AMINOR PROVISION in the two telephone books that Congress enacted last week to reduce the deficit seeks to extract $250 million from the guaranteed student loan program this year. It could be the metaphor for the entire budget process. A meat ax was swung to achieve a fake budget cut. Great effort was spent to give members a way of claiming they had saved the money while denying they had cut the aid. In the long run the budget will be no leaner, and, in a triumph of theater over substance, a program that needs to be reformed has been poked with a stick instead.

The administration and Congress have been fighting over the student loan program for seven years. The early fuel was ideological -- an effort by the administration to turn back the act of 1978 by which the program was greatly expanded to include the middle class and made into a near-entitlement. In this the administration was wrong, but in the other half of the argument, over the loose mechanics of the program, it has often been right. The default rate is the best barometer of this. The program now costs more than $3 billion a year, but only half of that is available for interest subsidies; the rest goes to make good on defaults.

So the program needs work, but that has to be patiently done. Because most of the cost in any one year is for loans agreed to years before, it is hard to squeeze money out of the program either fast or painlessly. But that is what Congress wanted to do, and so it turned to the system's reserves.

The way the system works, banks make the loans and the federal government guarantees them. But for various reasons -- a sense of federalism, a desire to spread the risks -- the drafters decided the states should also have a part as intermediaries. When a student defaults, the bank seeks reimbursement from the state, the state from the federal government.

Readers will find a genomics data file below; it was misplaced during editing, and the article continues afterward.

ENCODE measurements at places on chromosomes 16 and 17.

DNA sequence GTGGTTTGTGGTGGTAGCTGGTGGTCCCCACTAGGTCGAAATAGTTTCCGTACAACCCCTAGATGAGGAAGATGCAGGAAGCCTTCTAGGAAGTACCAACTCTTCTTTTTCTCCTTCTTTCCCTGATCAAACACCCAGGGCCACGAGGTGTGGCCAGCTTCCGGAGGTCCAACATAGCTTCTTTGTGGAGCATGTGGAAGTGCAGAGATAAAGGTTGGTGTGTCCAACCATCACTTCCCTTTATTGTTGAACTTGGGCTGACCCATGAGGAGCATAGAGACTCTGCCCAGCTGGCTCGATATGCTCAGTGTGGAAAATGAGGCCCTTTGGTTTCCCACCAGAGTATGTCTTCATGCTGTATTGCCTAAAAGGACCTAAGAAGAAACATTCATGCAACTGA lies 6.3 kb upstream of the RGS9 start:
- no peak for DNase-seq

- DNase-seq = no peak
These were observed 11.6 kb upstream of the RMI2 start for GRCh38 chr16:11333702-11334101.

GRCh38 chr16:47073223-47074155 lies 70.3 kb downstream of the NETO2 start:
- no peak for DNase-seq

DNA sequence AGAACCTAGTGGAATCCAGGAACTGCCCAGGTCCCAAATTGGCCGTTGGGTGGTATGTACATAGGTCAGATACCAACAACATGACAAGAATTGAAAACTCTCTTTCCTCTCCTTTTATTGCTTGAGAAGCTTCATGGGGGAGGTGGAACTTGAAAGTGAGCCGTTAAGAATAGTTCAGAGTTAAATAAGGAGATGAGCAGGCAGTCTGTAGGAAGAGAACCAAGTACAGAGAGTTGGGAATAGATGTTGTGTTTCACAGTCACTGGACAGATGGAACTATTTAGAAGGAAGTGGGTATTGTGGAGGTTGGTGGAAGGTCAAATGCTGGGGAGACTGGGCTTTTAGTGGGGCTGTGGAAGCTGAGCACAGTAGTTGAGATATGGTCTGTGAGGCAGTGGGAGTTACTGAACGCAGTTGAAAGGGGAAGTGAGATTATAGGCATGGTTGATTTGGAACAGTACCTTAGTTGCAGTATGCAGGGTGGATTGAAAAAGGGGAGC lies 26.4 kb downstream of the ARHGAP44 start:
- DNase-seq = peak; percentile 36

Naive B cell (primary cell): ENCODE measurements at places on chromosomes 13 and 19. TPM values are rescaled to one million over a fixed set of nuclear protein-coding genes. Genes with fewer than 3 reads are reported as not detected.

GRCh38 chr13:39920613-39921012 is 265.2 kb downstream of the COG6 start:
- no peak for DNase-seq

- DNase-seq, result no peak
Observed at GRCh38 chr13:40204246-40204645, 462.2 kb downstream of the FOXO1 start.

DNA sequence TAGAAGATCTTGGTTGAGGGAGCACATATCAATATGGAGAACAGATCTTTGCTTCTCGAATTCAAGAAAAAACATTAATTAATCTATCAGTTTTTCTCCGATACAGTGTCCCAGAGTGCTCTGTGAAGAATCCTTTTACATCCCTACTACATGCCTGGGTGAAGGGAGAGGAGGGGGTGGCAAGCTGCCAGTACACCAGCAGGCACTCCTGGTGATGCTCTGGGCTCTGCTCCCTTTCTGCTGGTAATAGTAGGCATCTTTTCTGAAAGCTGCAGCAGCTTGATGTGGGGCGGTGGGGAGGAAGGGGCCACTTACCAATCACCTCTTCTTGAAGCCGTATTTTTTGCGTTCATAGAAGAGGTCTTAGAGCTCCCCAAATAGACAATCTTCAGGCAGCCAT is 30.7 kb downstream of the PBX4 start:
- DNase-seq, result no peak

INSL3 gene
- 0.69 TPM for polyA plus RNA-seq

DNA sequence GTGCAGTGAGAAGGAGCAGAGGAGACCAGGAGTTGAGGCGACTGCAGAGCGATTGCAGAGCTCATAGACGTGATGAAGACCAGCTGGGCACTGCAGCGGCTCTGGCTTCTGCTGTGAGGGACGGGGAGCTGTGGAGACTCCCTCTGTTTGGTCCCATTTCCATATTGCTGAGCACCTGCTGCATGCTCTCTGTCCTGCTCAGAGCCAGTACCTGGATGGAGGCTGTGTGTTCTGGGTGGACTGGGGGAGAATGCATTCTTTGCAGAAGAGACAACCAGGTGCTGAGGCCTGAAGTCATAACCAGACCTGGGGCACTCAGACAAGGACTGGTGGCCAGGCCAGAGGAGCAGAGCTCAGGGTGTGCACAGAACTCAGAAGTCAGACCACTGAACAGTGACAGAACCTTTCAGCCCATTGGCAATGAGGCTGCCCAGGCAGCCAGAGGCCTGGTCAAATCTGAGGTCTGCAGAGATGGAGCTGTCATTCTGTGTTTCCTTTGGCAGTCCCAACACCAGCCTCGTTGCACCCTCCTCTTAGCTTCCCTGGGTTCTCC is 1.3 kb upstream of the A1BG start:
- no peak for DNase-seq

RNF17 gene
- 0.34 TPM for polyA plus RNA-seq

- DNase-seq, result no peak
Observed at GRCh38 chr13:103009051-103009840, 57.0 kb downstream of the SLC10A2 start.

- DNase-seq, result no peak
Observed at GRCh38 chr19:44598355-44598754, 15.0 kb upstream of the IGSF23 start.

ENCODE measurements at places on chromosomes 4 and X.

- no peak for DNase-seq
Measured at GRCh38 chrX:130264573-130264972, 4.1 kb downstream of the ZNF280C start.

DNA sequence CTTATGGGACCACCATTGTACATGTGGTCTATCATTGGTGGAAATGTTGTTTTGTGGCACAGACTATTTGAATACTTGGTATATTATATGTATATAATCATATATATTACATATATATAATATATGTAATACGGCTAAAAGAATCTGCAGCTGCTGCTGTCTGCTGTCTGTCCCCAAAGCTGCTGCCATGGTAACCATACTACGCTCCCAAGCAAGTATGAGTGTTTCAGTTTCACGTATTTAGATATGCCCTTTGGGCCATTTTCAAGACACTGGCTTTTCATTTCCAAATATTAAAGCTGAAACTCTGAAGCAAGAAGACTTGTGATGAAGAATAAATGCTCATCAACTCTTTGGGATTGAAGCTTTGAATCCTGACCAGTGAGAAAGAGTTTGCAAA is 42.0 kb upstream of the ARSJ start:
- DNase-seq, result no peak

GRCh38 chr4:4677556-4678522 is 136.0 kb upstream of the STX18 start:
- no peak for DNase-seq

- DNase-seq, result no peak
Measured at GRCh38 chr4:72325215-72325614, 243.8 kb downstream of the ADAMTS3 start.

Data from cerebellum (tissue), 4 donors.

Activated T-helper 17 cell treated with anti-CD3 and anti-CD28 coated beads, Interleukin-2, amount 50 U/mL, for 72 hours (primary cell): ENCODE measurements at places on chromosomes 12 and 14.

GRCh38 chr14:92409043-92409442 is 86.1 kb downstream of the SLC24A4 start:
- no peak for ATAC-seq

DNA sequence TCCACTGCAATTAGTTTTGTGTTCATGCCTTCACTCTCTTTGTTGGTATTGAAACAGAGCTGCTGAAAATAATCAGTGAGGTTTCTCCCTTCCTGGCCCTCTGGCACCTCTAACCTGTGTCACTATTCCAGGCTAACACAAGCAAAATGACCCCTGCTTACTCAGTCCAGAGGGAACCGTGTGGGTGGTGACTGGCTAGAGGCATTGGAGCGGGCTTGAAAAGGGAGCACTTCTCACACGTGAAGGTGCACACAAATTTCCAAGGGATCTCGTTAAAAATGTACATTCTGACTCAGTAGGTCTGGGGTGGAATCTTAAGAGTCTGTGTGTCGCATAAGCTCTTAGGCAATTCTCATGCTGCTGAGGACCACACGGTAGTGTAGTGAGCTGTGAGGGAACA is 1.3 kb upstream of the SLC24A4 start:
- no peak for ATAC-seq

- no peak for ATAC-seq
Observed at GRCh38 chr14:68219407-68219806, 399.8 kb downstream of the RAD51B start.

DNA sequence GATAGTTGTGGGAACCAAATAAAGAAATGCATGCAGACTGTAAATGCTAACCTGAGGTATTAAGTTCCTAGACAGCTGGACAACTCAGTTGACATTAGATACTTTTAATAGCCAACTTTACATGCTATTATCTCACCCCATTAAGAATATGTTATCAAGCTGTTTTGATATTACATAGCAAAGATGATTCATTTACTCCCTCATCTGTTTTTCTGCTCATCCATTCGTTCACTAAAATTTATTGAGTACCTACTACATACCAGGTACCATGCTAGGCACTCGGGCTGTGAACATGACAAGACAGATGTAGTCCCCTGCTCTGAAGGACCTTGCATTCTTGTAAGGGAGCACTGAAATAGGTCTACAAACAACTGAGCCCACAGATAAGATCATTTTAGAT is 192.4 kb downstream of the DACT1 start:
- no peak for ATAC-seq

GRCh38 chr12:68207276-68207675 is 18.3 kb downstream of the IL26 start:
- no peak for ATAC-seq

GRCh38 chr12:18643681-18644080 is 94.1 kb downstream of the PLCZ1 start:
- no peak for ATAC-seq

To help the states set up the necessary agencies, the government gave them seed money and the right to collect insurance premiums from students. They also earn interest on their accumulated funds. A couple of years ago, in the name of deficit reduction, Congress began taking back the seed money. Now it wants to spoon up some of the premium and interest money as well.

The states are protesting. They say the money's theirs, and anyway, it's spoken for. Either they've promised their banks to keep certain sums in reserve, or floated bonds to supplement the federal aid and made similar promises to the bondholders, or let the reserves be used to undergird local secondary markets. They claim they can't keep operating if they have to give the money up.

Enough of this is true -- some is just bleating -- that leading members of Congress acknowledge they'll have to return to the issue early next year. So you see how it has all turned out. Instead of restructuring the program, Congress milks it, and then doesn't do a very good job even of that. That's what happens when there is no resolve, and a whole year is reduced in the final days of Congress to just two bills